Hyundai officials say they believe that the Azera will appeal to buyers who don't want to pay extra for a well-established brand name. These buyers might include some who would also consider high-end versions of the slightly smaller Honda Accord and Toyota Camry, but also might include some were considering the midsize Hyundai Sonata sedan, upon which the Azera is based.
The Azera is a stretched version of the redesigned Sonata that arrived for 2005, just as the Avalon is a stretched version of the Camry. The current Sonata itself is a very good car that can hold its own against Camry and Accord models that costs thousands of dollars more.
But the Azera is significantly different from the Sonata, with its own unique exterior sheet metal and a much more-refined interior. The floor pan also is different from the Sonata's, a necessity since the Azera is longer and roomier.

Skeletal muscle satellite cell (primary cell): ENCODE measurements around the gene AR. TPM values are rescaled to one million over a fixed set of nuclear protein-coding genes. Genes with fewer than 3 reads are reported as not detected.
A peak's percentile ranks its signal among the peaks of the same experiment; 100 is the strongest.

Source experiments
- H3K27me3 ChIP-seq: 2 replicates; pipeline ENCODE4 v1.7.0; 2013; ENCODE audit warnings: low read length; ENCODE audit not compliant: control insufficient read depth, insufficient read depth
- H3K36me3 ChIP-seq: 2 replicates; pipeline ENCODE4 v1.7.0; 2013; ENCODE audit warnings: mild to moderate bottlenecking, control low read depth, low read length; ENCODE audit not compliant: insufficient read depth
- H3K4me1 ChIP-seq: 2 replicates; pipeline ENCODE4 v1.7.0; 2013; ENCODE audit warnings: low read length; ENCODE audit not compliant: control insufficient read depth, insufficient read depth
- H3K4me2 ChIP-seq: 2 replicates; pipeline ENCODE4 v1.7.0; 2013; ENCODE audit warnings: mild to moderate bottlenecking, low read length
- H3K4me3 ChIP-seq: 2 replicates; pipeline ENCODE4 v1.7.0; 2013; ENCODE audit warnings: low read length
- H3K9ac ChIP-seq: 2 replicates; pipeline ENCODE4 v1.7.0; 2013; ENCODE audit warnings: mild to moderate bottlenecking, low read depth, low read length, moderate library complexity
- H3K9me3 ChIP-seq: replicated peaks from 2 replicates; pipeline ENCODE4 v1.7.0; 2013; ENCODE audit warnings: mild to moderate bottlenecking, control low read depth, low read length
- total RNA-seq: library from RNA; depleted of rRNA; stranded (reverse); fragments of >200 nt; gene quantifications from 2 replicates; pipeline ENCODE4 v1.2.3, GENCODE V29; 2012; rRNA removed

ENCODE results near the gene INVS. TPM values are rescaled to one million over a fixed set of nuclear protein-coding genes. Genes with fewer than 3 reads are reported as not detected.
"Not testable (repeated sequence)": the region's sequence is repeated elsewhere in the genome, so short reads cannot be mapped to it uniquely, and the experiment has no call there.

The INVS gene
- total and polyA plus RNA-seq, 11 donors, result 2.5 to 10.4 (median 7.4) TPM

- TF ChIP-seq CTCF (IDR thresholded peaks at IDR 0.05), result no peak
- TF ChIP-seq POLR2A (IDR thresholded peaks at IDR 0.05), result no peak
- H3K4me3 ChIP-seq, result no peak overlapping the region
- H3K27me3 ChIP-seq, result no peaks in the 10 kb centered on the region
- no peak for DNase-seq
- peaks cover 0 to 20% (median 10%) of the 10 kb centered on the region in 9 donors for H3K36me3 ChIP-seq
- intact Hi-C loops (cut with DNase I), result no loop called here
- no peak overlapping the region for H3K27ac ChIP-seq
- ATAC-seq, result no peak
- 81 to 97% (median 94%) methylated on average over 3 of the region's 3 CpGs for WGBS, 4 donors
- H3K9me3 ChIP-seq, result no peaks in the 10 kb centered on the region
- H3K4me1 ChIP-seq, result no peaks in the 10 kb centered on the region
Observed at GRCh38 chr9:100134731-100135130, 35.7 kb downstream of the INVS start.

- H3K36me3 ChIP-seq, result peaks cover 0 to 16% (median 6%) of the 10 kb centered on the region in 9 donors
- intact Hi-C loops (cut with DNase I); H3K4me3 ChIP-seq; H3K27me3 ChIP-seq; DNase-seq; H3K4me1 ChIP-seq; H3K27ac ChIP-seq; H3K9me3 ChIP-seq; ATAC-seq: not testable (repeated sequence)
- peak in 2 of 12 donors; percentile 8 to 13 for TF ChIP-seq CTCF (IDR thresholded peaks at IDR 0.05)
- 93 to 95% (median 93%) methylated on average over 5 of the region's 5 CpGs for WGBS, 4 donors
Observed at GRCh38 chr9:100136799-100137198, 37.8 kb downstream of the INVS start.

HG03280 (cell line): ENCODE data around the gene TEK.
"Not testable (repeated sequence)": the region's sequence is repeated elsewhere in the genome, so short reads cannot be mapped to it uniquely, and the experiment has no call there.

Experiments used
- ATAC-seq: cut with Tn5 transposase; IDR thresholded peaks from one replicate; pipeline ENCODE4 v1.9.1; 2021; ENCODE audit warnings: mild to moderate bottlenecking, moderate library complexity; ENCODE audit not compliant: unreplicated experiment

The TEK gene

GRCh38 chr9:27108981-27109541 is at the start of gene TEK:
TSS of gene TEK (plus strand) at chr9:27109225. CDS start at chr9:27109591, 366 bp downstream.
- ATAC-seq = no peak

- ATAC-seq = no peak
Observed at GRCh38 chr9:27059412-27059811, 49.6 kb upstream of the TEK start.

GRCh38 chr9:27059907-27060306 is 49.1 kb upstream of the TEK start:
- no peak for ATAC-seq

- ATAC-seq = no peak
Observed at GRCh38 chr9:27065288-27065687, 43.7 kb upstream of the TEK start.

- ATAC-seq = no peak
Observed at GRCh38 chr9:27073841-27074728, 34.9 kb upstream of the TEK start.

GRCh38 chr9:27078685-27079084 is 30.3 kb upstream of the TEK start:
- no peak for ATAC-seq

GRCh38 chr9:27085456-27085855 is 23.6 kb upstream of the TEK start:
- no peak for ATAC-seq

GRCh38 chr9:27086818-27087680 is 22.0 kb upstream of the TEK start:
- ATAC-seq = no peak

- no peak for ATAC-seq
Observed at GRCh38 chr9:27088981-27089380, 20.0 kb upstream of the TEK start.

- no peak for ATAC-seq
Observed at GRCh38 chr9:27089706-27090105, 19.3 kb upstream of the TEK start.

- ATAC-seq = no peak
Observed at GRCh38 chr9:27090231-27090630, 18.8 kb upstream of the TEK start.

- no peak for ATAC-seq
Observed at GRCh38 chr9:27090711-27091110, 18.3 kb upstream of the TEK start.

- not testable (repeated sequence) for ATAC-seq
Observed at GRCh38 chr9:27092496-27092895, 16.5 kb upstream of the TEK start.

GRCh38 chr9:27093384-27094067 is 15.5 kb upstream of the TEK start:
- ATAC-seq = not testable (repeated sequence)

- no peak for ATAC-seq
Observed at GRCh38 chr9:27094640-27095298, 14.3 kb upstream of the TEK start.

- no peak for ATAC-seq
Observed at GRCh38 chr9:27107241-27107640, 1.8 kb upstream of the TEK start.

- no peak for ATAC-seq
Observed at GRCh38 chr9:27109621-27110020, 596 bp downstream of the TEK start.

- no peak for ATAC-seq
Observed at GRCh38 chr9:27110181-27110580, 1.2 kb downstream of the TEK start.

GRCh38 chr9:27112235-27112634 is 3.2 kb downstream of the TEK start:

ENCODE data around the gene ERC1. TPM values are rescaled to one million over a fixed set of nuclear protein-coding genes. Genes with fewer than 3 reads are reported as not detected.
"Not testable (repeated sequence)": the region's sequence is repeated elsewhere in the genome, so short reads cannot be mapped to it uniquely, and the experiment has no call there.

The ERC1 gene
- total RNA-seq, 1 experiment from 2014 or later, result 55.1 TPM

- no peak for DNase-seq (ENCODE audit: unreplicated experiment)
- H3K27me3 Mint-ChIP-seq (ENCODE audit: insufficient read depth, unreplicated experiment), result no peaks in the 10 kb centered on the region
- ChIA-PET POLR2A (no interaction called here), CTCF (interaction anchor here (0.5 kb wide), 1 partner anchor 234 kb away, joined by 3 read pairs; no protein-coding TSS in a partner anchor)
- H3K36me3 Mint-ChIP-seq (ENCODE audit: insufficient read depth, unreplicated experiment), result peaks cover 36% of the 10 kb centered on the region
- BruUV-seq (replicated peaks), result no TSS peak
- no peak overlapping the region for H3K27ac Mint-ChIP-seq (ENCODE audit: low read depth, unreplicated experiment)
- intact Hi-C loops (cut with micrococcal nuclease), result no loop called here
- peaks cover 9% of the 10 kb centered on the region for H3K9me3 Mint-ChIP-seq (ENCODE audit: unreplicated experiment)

Among standard features even on the entry SE model are halogen projector-beam headlights, dual-zone automatic climate control, self-dimming rearview mirror, HomeLink universal garage/gate opener, power driver and passenger seats, power windows/mirrors/door locks with remote, engine-immobilizer security system, and woodgrain and metal interior accents.
Also included on the SE are electronic stability control; 16-inch, five-spoke aluminum-alloy wheels; traction control; six-speaker AM/FM/compact-disc audio system with MP3 playback; LED taillights; active front head restraints; and cloth seats. Options include a power sunroof; premium 10-speaker Infinity audio system with an in-dash, six-disc CD changer; and heated front seats.
Moving up to the Limited model brings leather seats; 17-inch, 10-spoke alloy wheels; the heated front seats; an electroluminescent gauge cluster; wood trim on the steering wheel; and a power rear sunshade that automatically lowers when the transmission is shifted into reverse. Also included are bumper moldings with chrome-inserts.